Artists' Takeover: Corban Walker

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What am I thinking about at the time of writing? I’m in West Cork at a family gathering in the house my father designed almost 50 years ago. It is a very special place, that immediately disarms you on arrival, to sit and look at nature, ever changing, for hours on end. This gable wall is a great transformer in enabling exactly that.

Corban Walker

Image creditGable Wall by Corban Walker

 

Reading

 

Colum McCann, Apeirogon I’m not a great reader, I never learnt how to immerse myself into it, so this novel is even more challenging for me but it is a very interesting read about both sides of a very complex subject; Palestine.

 

Listening to

Iarla Ó Lionáird

I heard an interview with Iarla Ó Lionáird recently on the radio and was completely blown away by his voice again Here is a link of him with Steve Cooney on TV recently. 
View here



An Essay

Lee Ufan wrote this towards the beginning of the Covid-19 pandemic. It is spot on.

Read here



A Poem

By Leah Poole Osowski

I met Leah Poole Osowski when I was lecturing at an Art Residency Program at the Vermont Studio Centre in the US in 2018. She was one of the residents there and wrote this poem about my work. It’s the only time a Poet has written about my art practice.

In Glass We’re Rim, Explicit
~after Corban Walker

The house made of gone, mostly glass, L-shaped to gaze

across diagonals but move indoors at right angles, cliff-like, minimal.

To use the edges of a material as the main surface,

see the stacking, their raw-cut soda-lime silica.

Approach and retreat,

the counter-balance.

As much about the light as the object, their interplay,

their green to blue, the color intensifying with depth.

It wants you face-first falling through floors as years de-escalating.

It wants you refracted, angled away from initial intent.

Blown borosilicate. Skylight blind. Cubed. Assembled. Congregate in grid.

The transparence of your immediacy.


The exact middle of the day in an inverted room.


It was also the first time I ever saw windswept icicles



Image CreditIcicles in Vermont by Corban Walker

From the Hugh Lane Collection

Cattle by Oisín Kelly

Image: Cattle (1970) by Oisín Kelly

Berlin Suite I (12/75) by Cecil King

 



Image: Berlin Suite I (12/75) by Cecil King

Both of these artists were frequent visitors to our home in the 1970’s and I remember them distinctly, each in their unique presence. Oisín Kelly was a master sculptor who could adapt to any scale or environment, from this beautifully hand carved small wooden sculpture, to “The Children of Lir” a monumental sculpture installed across the street from the Hugh Lane Gallery in the Garden of Remembrance. (It is astonishing that the Hugh Lane only has two small pieces of Kelly’s work in their collection.) Cecil King was a brilliant minimalist artist, collector and curator. I remember him being in the house, impeccably suited at committee meetings, chain smoking while sharing his intellect in a manner quite similar to his paintings; concise, hard edged and calculated.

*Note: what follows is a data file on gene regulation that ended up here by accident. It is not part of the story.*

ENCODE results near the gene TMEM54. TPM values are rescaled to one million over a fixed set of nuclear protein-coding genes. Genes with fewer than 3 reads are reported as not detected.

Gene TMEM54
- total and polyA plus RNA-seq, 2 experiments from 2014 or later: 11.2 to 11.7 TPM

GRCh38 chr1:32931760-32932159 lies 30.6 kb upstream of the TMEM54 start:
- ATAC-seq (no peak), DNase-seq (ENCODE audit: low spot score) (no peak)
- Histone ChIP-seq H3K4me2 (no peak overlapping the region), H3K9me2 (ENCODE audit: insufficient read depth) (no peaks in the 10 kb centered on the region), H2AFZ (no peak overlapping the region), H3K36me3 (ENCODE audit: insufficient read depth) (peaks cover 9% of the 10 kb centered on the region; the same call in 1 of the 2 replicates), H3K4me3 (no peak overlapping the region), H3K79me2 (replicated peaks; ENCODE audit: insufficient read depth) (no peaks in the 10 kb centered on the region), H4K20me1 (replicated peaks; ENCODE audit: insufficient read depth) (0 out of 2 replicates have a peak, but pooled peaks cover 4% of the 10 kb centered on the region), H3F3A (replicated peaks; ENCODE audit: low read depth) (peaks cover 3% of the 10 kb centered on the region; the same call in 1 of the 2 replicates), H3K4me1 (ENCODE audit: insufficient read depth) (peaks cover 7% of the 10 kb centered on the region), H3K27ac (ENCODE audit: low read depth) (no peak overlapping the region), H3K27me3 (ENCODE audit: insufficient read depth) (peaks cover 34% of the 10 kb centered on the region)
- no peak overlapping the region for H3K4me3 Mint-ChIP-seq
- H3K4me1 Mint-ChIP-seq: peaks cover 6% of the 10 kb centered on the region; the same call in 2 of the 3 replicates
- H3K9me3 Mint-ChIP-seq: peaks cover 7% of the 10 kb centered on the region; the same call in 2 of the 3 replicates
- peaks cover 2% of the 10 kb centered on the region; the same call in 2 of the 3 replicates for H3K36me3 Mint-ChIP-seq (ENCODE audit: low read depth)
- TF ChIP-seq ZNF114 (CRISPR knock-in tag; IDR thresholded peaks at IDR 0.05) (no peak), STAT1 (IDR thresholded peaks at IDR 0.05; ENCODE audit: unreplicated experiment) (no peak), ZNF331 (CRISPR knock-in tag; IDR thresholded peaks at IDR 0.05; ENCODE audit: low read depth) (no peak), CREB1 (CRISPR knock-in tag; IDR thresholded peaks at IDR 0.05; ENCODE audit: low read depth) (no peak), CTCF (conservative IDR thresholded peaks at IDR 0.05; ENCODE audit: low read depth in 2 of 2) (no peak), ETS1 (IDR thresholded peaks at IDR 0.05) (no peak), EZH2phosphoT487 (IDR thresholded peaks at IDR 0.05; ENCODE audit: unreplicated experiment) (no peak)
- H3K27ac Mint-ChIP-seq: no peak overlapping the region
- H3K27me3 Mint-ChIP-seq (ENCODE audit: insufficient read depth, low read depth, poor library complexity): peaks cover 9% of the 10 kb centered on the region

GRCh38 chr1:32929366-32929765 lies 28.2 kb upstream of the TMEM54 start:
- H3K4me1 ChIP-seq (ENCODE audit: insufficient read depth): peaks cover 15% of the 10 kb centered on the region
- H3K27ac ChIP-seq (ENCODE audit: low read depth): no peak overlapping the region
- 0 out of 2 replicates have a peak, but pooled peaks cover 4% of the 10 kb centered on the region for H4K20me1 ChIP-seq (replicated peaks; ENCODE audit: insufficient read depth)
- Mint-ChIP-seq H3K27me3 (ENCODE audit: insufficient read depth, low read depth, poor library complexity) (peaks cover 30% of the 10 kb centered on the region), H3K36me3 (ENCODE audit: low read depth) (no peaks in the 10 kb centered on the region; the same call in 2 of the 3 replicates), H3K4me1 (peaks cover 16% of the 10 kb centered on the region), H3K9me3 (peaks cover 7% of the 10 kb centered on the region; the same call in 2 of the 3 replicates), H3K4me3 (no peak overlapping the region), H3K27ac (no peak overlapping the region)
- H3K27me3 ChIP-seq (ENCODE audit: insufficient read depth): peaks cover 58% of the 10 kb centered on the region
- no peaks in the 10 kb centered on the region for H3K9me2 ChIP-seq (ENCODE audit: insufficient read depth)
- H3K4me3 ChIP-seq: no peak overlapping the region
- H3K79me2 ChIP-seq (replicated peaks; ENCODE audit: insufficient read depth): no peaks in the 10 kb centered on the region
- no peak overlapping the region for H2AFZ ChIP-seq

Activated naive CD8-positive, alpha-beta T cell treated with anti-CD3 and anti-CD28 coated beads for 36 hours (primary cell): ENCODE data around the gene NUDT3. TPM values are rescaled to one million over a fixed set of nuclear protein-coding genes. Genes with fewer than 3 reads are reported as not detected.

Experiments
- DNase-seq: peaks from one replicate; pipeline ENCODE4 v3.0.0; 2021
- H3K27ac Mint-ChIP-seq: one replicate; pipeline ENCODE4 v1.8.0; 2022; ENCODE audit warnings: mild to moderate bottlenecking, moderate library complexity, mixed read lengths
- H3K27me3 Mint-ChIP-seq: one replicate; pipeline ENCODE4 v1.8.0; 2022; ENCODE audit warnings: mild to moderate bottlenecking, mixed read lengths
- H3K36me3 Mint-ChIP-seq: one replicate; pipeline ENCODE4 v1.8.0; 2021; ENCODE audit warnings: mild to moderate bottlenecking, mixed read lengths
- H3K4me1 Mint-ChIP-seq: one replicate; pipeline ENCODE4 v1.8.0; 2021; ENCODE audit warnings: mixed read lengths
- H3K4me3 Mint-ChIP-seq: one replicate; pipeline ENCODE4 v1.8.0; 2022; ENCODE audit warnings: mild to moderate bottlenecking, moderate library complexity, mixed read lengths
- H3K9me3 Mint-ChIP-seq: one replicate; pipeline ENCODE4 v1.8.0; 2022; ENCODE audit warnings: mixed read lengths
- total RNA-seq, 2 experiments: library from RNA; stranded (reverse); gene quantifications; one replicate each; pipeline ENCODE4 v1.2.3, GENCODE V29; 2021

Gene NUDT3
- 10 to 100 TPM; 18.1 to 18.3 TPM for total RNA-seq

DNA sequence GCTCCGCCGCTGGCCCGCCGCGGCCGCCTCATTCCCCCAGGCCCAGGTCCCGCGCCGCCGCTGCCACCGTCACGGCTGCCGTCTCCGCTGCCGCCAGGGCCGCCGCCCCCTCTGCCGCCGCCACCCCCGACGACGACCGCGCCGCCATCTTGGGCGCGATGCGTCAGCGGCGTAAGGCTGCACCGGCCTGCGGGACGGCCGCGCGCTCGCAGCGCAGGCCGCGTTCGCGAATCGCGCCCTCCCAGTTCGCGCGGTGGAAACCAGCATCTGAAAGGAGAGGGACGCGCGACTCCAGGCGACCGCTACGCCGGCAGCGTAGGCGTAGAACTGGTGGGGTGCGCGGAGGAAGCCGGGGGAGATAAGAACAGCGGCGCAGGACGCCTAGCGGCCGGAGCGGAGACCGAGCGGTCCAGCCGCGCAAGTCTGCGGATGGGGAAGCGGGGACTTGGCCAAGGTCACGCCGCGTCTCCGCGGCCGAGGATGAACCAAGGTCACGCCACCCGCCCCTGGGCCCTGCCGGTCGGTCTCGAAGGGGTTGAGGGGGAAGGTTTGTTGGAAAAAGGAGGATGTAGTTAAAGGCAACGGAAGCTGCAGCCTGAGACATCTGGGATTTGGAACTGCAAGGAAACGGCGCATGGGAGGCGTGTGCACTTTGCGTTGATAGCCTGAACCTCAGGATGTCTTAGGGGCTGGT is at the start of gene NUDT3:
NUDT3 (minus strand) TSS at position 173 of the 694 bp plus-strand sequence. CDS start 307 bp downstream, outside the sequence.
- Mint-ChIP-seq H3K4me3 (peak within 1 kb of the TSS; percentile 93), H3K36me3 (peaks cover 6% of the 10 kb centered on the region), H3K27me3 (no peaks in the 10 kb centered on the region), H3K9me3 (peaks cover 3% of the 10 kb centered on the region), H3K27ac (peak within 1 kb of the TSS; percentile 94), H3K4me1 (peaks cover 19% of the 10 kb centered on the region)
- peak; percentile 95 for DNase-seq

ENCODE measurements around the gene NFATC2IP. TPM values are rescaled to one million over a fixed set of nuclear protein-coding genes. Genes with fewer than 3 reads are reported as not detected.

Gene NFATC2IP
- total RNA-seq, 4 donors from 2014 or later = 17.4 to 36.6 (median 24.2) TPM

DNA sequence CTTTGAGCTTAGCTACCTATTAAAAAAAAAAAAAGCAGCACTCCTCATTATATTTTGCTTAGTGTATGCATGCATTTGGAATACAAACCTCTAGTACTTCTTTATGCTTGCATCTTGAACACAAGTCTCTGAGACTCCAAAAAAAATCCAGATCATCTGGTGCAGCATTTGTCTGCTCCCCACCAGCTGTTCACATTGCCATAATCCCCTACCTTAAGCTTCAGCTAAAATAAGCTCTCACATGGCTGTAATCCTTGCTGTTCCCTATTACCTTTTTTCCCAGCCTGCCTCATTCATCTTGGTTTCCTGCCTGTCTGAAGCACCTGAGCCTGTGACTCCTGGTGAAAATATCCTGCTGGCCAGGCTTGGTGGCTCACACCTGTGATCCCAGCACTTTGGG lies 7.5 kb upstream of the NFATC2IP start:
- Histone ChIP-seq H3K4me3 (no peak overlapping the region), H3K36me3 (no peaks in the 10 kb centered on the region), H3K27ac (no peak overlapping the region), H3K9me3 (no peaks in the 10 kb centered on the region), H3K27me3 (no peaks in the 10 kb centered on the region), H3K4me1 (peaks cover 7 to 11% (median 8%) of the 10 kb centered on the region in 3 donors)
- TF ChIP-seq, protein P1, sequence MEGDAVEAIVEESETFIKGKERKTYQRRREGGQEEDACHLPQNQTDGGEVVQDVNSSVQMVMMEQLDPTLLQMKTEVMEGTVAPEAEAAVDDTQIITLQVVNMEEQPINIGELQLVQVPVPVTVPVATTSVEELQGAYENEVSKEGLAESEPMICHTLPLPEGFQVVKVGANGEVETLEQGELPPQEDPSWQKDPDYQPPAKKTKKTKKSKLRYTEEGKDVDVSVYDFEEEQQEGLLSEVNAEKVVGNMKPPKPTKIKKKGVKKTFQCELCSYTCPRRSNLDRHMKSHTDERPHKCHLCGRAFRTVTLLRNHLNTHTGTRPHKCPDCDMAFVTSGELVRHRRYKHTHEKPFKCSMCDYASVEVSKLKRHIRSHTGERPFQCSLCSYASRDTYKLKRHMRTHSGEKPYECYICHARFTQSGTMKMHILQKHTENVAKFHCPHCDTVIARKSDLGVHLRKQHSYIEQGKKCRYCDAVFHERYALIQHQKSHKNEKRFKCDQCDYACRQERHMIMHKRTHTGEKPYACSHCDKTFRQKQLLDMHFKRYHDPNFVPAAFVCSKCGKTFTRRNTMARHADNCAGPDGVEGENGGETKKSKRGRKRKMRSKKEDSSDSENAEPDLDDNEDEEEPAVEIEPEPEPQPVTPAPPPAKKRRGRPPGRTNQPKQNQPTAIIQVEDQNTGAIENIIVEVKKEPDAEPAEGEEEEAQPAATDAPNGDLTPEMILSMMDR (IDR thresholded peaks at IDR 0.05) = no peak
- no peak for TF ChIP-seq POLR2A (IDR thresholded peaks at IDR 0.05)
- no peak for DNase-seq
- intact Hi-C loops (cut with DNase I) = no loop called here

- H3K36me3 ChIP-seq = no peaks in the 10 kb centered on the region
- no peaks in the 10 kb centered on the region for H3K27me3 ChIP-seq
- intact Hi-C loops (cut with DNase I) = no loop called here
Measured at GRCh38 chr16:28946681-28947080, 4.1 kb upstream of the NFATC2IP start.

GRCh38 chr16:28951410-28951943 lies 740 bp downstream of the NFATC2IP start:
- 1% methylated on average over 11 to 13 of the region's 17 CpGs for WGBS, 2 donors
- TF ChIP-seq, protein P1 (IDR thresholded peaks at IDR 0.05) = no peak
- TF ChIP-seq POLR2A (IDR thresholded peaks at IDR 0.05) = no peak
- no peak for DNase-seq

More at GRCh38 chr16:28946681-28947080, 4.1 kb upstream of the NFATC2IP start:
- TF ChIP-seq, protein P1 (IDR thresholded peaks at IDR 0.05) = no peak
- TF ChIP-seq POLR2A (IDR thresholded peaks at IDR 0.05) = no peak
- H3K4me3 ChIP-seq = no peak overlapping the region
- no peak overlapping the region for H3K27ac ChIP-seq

About the Artist

Corban Walker (b. 1967, Dublin, Ireland) gained recognition for his installations, sculptures, and drawings that relate to perceptions of scale and architectural constructs. His local, cultural, and specific philosophies of scale are fundamental to how he defines and develops his work, creating new means for viewers to interact and navigate their surroundings.
Walker represented Ireland at the 54th Venice International Art Biennale in 2011. He received the Pollock Krasner Award in 2015
Corban spent 12 years based in New York, where he was represented by Pace Gallery. Since his return to Europe in 2017, he has worked with many cultural institutions that have exhibited his installations across the continent. The Crawford Art Gallery in Cork will present a survey of his work, in 2021.
Instagram @corban_walker

 

What am I thinking about at the time of writing? I’m in West Cork at a family gathering in the house my father designed almost 50 years ago. It is a very special place, that immediately disarms you on arrival, to sit and look at nature, ever changing, for hours on end. This gable wall is a great transformer in enabling exactly that.